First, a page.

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“When I saw it, it broke my heart,” Local man responds to Haiti migration in Texas

Joe Hurston, founder and pilot for Air Mobile Ministries, is using his services to help those in Haiti.
Asylum-seeking migrants rest under the International Bridge in Del Rio between Mexico and the...
Asylum-seeking migrants rest under the International Bridge in Del Rio between Mexico and the U.S. on Sept. 15, 2021. The sheriff in Val Verde County estimates that about 70% of the migrants are from Haiti.(Credit: REUTERS/Go Nakamura)
Published: Sep. 20, 2021 at 4:35 PM EDT
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KNOXVILLE, Tenn. (WVLT) - More than 6,000 Haitians and other migrants have been removed from an encampment at a Texas border town, U.S. officials said Monday as they defended a strong response that included immediately deporting migrants to their impoverished Caribbean country and using horse patrols to stop them from entering the town.

Joe Hurston, founder and pilot for Air Mobile Ministries out of Sneedville, Tennessee, is helping the area now.

“This is extraordinary. We’ve seen a lot of Haitians on boats get lost. This time, a very large group organized and hit this very weak spot on the boarder fence. They’re desperate,” said Hurston. “I don’t condone or encourage them to do this because its probably not going to end well.”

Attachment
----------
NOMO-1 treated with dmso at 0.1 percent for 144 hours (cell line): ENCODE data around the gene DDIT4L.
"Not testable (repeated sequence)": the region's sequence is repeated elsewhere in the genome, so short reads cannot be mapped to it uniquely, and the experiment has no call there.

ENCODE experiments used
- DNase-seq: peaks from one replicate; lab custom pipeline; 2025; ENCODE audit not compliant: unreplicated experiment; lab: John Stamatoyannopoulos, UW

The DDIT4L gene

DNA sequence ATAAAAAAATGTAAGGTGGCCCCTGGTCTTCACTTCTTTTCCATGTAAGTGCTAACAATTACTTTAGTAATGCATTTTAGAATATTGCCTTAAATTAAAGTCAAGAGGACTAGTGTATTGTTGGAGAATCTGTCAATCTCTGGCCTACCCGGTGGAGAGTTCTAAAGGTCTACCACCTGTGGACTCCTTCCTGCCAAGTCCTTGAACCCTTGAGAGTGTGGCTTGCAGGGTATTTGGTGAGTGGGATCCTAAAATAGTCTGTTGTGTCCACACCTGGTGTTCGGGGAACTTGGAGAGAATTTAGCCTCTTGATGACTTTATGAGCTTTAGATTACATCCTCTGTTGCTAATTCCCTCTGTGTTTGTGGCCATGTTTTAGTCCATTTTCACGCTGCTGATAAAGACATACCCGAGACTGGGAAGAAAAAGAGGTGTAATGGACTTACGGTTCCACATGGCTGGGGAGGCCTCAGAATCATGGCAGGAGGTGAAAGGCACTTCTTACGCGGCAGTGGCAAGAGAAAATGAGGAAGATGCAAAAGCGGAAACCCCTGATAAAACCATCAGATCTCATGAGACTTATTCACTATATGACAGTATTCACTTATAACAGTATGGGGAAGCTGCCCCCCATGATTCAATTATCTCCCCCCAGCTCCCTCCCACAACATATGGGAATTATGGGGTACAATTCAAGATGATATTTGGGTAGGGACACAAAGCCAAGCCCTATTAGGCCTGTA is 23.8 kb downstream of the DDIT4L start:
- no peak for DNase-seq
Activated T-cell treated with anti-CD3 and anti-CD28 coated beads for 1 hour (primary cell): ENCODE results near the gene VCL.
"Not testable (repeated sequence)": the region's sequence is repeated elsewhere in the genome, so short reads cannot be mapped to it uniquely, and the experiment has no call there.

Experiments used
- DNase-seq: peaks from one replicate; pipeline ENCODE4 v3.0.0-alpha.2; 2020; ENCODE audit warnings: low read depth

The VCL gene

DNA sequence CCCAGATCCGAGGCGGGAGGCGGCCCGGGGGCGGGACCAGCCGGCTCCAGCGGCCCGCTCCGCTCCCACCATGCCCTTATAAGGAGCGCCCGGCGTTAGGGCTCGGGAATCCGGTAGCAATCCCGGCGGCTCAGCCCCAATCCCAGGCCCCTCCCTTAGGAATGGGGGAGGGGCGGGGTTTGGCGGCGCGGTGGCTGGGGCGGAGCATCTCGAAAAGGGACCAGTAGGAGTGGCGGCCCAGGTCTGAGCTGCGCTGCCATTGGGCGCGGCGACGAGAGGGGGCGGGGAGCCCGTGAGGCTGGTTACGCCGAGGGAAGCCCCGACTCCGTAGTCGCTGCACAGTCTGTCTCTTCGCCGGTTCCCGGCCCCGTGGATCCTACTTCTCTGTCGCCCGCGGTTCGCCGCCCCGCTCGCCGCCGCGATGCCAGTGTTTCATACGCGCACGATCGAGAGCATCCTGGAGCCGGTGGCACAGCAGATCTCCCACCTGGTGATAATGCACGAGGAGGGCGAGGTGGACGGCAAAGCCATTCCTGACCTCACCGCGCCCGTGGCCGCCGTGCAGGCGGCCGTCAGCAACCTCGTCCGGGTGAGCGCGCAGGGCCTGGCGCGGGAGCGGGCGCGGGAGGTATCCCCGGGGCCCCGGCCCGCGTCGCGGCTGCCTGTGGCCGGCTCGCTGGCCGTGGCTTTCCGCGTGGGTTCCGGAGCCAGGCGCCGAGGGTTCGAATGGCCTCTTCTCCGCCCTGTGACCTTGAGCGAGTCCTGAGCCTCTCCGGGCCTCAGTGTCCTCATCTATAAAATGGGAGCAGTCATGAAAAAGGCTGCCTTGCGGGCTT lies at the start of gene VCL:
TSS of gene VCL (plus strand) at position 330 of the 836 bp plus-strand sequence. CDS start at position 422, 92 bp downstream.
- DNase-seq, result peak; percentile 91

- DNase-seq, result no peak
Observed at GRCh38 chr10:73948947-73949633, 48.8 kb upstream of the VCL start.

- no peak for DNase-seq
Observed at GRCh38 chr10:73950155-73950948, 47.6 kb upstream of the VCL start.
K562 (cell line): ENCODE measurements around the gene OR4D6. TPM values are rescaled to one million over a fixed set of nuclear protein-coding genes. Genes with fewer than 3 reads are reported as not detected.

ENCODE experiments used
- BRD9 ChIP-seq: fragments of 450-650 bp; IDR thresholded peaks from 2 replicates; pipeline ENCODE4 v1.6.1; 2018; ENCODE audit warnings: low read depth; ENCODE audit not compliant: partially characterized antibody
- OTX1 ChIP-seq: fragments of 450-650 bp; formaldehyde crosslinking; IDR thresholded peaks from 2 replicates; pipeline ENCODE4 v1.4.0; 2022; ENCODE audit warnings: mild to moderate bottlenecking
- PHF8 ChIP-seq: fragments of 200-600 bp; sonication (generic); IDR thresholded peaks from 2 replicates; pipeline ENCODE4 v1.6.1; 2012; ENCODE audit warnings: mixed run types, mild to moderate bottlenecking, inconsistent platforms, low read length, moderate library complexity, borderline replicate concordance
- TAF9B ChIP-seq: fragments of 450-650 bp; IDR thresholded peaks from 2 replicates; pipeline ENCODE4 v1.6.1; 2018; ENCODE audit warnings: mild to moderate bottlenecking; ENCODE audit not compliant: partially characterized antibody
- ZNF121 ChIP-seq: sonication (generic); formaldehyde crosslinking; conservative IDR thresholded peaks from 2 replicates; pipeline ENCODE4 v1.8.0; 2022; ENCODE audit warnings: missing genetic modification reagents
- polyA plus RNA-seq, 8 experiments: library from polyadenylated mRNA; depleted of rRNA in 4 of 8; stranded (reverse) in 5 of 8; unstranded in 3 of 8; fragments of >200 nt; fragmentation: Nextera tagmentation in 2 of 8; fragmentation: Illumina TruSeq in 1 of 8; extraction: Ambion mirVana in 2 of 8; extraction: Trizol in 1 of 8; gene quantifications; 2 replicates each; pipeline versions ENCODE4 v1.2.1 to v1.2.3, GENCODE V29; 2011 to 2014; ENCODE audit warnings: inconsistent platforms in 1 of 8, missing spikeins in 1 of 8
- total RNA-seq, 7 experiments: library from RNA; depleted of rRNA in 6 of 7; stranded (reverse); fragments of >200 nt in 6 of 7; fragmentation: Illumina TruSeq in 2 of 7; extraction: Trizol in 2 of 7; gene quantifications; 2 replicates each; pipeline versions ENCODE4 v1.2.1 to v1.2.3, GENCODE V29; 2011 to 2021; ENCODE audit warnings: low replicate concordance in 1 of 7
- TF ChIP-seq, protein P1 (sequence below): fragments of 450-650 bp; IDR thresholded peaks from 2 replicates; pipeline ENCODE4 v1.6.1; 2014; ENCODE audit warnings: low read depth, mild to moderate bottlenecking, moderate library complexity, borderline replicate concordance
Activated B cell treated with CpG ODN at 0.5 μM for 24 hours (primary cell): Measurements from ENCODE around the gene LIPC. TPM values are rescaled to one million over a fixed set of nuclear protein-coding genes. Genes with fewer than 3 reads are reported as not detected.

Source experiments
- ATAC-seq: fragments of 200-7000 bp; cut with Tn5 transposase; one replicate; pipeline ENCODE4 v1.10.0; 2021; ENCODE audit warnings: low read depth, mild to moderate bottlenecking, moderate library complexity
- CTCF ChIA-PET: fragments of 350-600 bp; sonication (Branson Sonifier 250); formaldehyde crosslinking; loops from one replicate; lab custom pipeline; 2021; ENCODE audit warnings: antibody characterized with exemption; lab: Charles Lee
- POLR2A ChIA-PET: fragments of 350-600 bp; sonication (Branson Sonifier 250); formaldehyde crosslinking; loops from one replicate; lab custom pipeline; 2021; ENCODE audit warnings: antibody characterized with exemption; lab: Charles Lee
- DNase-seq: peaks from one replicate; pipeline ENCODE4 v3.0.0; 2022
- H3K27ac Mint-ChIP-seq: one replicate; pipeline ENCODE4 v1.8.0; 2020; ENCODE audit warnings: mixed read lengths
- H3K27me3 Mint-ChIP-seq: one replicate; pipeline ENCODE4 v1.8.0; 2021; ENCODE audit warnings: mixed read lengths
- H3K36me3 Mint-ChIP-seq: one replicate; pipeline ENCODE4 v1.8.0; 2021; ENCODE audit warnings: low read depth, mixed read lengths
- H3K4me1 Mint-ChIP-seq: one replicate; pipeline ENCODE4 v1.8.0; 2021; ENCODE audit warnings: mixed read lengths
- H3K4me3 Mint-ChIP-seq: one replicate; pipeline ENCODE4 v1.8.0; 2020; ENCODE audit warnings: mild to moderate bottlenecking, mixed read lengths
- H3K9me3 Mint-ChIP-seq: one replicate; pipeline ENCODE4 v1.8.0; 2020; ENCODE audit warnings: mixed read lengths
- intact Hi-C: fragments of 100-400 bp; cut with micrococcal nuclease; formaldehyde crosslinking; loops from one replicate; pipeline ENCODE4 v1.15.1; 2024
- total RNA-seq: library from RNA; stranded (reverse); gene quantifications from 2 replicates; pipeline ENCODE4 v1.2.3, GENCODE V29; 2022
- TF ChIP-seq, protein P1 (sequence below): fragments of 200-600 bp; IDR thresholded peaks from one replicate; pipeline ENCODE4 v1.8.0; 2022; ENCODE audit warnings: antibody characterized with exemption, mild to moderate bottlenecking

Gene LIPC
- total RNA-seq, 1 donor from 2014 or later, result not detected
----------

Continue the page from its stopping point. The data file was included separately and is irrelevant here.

Hurston told WVLT News that he has lived and worked in the country for more than four decades. Overall, he’s working to give people a better quality of life.

Hurston flew into Haiti on Saturday after being in Louisiana, helping Hurricane Ida victims.

He flew alone and is living in a town outside of Port Au Prince.

He is still working to provide clean water to thousands with his water purification systems. It can produce up to 25 gallons of clean water every hour, which is enough to reach 500 people everyday.

He also tells WVLT that he is trying to keep those in Haiti from leaving the country.

“I’m glad that in the background, we can do a little something to keep some of them home,” he said.

Hurston is using his private plane to fly in food, cleaning supplies and more.

“When I saw it, it broke my heart,” said Hurston.

Hurston also helped in Haiti following the fatal earthquake back in August. There he brought 10 water purifiers, which could provide water to up to 1,000 people, to the hardest hit areas by way of his private plane.

Hurston is encouraging East Tennesseans to donate to trusted local groups who are tirelessly trying to make a difference in Haiti.

Some local groups include:

Air Mobile Ministries

Haiti Outreach

God’s Planet for Haiti

The Haiti Committee of Immaculate Conception Parish

One Vision

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